Fresh snow challenges Eagles


News staff writer

February 1, 2006

The slopes of Cooper Spur Ski Area were buzzing Saturday with high school racers from the Mt. Hood Ski League. A slalom course stretched down the entire length of the hill, with racers, course officials and spectators lining its edges, battling the cold, windy weather to watch and cheer for racers tearing towards the finish line.

The Hood River Valley High School boys and girls were among the six teams of racers in attendance. After two runs each down the course, the girls finished second as a team and the boys finished fourth.

Due to the recent dumping of snow on the hill, conditions were less than ideal because ruts were easily carved around several of the gates. The girls raced first, giving them an advantage over the boys because they had better course conditions. Sandy High School edged the Hood River girls for first place once again, this time by a margin of 11.38 seconds. Third place finisher, St. Marys Academy, was 29.36 seconds slower than Sandy, and in a distant fourth was The Dalles-Wahtonka with a 1:04.38 margin.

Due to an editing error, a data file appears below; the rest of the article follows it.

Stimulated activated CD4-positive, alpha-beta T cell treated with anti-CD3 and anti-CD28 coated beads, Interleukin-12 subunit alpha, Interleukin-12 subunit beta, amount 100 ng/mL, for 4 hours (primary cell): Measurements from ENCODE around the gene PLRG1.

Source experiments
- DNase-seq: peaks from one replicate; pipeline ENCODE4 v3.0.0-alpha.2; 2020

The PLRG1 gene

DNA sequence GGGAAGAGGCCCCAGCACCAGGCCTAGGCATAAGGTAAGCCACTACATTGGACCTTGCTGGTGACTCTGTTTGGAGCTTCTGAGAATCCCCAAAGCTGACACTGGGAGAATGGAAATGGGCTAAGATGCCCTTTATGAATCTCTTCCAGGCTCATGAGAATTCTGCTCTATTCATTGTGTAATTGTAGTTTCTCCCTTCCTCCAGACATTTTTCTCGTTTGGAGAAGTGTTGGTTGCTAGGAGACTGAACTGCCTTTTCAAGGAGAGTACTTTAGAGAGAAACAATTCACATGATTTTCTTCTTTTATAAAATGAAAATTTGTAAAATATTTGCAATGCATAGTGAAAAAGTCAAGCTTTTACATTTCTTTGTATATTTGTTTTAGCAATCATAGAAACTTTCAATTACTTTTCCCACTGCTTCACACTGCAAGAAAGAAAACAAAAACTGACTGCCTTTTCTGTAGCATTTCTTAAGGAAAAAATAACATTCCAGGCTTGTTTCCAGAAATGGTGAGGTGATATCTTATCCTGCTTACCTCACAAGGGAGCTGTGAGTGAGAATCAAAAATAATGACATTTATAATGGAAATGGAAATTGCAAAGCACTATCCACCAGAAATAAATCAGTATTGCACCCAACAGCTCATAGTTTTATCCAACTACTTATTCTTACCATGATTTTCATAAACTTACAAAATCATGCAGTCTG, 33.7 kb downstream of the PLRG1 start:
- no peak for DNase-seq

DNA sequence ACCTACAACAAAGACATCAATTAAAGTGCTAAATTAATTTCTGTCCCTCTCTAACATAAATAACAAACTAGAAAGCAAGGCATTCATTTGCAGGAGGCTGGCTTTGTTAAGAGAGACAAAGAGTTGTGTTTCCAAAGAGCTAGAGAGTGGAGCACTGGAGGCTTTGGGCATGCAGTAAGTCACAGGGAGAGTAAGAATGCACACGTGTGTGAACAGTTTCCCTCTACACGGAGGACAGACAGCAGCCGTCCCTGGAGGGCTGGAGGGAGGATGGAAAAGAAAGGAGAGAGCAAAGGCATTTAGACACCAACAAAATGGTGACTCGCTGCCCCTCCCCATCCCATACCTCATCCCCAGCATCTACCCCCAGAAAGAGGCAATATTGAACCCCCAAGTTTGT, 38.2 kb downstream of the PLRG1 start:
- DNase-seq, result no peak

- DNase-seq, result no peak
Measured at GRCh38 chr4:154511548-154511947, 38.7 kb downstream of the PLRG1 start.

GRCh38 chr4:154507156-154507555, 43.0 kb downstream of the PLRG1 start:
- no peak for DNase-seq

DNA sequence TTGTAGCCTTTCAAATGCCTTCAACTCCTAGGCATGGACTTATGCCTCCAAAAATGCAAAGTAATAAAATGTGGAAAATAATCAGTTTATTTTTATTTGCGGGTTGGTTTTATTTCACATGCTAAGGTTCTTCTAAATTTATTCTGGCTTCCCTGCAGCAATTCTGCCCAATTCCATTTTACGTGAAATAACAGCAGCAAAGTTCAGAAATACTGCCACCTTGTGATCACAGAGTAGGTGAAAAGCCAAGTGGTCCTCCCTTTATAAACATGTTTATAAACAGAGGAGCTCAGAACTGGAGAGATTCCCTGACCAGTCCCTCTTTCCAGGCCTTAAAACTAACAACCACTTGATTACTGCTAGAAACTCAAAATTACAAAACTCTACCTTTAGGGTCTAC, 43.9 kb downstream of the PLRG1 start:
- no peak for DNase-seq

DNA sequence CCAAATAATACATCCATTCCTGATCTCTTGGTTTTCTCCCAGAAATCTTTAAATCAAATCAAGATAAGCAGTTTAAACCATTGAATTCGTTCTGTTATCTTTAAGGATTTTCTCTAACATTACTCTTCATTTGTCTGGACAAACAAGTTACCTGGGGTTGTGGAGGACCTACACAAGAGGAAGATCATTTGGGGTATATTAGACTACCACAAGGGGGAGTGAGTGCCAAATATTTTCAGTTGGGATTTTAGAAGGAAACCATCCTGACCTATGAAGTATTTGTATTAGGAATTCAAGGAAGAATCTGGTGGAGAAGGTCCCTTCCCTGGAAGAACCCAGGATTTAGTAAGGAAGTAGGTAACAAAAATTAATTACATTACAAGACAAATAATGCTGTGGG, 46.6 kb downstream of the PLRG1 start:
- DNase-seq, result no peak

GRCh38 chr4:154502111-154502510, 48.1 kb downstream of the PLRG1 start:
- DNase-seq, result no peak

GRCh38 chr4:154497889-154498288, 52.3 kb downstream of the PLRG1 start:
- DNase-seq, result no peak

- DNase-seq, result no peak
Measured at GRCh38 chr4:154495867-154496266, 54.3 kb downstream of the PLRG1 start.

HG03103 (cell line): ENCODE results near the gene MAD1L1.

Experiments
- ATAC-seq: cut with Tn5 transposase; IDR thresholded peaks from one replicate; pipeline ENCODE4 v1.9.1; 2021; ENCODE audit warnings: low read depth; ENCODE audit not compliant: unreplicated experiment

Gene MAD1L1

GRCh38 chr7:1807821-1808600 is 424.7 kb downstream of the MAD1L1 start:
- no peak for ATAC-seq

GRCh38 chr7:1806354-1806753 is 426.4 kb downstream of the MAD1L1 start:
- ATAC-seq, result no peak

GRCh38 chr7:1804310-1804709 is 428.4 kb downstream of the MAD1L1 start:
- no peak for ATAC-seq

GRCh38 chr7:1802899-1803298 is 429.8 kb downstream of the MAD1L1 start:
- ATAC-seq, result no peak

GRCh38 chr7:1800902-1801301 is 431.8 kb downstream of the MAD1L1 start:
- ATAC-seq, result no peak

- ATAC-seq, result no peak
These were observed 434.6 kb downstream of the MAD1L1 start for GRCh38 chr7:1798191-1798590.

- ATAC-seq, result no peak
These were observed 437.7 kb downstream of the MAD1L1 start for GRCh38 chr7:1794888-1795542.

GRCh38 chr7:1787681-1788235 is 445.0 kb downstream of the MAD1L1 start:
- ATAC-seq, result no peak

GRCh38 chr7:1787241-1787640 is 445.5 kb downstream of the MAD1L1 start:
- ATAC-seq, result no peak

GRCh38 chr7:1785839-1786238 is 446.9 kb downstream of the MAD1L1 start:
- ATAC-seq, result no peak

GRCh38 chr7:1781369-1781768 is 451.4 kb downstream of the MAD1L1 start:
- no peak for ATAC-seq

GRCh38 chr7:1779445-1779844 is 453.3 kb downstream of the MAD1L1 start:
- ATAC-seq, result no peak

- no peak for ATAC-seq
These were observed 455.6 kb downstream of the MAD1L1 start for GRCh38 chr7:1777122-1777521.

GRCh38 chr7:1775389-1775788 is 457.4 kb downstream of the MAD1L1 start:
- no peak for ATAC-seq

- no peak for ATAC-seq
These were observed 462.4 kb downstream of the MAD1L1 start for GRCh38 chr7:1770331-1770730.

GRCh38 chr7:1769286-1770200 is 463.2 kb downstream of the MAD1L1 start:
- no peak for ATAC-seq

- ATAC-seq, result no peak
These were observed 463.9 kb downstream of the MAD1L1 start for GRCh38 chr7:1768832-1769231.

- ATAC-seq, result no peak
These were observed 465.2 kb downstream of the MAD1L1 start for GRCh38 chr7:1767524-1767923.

“The race went well,” commented Coach Jessica Gunesch. “The girls are close to being in first and the team is getting more confident every race.”

Highlights from the girls’ team include four Eagles finishing in the top ten, out of 44 total racers. Kaytlin Hughes was fastest for the girls’ team, with a two-run time of 1:08.66 — 4.56 seconds behind first place. Less than two seconds behind Hughes was fifth place finisher Jessica McMorran, followed by Jessica Ostler in seventh and Ashley Kastner in ninth.